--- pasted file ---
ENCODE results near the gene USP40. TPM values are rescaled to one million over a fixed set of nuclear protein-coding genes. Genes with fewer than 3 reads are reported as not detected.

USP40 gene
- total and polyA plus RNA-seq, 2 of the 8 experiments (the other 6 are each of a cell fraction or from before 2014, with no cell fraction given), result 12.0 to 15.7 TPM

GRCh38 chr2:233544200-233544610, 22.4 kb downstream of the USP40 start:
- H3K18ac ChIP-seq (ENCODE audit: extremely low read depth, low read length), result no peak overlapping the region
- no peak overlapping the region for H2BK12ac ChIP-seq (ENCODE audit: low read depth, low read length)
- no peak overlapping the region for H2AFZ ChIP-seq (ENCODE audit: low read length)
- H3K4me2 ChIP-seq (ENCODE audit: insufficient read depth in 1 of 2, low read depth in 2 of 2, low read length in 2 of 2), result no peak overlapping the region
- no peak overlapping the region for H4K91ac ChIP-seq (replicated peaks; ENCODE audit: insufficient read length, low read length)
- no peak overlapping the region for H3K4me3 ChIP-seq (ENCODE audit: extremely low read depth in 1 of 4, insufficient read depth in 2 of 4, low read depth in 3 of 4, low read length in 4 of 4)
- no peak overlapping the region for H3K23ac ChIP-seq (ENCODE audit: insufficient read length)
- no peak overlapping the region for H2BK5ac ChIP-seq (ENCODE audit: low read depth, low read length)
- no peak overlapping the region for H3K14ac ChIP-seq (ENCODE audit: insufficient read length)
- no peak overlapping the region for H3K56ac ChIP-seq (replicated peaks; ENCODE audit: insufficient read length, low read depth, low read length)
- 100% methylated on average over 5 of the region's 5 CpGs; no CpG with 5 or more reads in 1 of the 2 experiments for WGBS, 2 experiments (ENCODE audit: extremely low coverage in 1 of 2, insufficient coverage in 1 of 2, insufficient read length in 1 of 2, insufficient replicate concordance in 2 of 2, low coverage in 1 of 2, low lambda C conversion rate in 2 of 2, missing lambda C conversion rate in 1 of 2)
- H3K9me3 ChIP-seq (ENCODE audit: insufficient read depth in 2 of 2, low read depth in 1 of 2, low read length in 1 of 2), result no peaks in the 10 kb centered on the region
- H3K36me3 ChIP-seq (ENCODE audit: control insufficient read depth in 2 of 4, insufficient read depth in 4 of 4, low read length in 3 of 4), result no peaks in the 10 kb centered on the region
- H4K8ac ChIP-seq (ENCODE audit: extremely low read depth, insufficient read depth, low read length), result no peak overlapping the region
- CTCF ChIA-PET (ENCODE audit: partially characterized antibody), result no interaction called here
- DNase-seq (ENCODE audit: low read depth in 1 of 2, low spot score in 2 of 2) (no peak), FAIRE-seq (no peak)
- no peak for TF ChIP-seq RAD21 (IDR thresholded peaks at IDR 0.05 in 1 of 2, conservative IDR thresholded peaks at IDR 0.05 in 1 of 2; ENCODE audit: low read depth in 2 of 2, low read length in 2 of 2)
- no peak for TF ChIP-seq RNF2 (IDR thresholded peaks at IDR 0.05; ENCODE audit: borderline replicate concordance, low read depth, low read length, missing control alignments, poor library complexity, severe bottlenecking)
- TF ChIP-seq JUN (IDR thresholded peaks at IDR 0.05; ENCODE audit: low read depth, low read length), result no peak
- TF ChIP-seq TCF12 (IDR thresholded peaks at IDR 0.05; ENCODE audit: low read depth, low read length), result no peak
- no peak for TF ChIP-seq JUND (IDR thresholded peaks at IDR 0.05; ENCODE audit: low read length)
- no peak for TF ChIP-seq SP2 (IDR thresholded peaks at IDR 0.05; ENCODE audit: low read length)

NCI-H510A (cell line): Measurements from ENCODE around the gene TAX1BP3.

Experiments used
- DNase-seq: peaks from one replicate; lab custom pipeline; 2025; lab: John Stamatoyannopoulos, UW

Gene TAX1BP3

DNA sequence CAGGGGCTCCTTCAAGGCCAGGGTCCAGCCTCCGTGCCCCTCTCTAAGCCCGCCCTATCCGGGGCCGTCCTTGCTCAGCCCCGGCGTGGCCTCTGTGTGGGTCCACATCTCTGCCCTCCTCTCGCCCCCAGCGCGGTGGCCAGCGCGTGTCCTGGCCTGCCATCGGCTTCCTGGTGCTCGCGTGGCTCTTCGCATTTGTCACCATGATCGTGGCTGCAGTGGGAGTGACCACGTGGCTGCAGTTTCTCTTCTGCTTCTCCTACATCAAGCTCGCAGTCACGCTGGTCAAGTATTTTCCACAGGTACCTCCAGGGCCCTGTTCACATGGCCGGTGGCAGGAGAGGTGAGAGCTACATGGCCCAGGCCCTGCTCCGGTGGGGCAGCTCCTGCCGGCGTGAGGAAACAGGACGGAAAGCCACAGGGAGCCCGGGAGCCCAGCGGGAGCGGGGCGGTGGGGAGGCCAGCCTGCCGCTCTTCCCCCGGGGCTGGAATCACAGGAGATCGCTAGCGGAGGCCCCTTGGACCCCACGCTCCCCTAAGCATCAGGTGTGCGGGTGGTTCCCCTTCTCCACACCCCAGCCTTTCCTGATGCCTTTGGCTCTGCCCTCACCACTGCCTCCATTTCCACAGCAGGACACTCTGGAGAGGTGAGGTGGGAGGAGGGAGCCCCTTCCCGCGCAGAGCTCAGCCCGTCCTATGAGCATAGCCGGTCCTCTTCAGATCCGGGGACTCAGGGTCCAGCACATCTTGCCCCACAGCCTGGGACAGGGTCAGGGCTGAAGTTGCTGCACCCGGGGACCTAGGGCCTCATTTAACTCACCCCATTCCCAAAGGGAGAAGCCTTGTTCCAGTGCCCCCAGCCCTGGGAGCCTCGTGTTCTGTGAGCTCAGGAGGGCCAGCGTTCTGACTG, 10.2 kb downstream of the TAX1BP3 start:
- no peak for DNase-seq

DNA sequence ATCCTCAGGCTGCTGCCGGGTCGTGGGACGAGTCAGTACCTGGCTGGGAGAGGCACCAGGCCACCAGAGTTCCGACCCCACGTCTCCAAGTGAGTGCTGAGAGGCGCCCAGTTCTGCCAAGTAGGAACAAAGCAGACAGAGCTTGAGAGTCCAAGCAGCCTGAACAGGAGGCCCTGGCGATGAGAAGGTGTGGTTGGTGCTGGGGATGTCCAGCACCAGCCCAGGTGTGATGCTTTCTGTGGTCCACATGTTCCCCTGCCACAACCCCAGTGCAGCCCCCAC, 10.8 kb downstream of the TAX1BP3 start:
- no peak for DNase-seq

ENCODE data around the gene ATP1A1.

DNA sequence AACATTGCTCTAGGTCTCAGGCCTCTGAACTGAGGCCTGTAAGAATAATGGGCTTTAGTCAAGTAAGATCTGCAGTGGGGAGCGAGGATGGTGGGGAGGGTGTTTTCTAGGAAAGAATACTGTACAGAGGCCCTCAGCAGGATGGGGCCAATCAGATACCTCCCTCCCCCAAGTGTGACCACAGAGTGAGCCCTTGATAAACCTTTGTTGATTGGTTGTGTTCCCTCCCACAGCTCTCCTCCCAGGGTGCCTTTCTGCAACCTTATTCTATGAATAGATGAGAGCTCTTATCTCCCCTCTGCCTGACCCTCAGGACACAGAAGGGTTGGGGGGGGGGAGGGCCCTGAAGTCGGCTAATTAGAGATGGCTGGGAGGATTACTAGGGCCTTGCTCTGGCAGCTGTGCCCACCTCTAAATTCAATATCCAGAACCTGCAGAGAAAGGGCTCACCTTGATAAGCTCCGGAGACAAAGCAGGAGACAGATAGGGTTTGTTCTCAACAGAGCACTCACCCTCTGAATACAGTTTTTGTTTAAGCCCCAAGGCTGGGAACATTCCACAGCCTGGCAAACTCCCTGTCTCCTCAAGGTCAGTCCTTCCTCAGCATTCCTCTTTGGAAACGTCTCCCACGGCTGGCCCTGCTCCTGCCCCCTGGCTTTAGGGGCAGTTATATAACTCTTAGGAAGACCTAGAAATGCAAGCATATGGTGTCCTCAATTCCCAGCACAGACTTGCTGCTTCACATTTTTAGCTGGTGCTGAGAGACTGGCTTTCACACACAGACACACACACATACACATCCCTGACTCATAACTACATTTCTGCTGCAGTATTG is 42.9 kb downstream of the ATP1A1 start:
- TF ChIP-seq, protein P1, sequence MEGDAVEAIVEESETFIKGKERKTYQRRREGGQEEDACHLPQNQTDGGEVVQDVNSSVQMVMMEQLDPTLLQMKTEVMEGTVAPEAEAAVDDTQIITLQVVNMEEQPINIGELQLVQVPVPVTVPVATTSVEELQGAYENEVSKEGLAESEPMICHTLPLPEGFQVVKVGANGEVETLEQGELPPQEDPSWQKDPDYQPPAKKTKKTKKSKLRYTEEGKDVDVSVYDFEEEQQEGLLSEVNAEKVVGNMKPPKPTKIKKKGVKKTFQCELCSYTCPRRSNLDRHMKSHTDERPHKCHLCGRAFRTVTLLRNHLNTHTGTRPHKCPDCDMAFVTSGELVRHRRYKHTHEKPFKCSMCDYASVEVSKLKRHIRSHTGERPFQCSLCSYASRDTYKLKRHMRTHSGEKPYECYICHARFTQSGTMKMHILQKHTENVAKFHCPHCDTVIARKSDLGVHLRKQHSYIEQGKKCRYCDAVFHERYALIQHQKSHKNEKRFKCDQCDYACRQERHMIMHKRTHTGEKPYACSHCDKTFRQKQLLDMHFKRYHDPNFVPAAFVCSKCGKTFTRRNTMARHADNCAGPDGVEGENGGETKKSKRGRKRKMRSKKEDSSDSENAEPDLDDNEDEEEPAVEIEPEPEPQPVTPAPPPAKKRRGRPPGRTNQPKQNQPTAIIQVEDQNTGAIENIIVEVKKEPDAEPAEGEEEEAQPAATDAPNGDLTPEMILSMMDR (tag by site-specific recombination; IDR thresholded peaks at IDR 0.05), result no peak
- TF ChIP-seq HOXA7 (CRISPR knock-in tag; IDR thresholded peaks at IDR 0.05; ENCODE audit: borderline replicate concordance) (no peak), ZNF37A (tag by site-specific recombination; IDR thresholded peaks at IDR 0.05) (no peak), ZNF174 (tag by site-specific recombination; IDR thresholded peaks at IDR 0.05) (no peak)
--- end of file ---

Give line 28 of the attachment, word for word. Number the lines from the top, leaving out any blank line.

Experiments used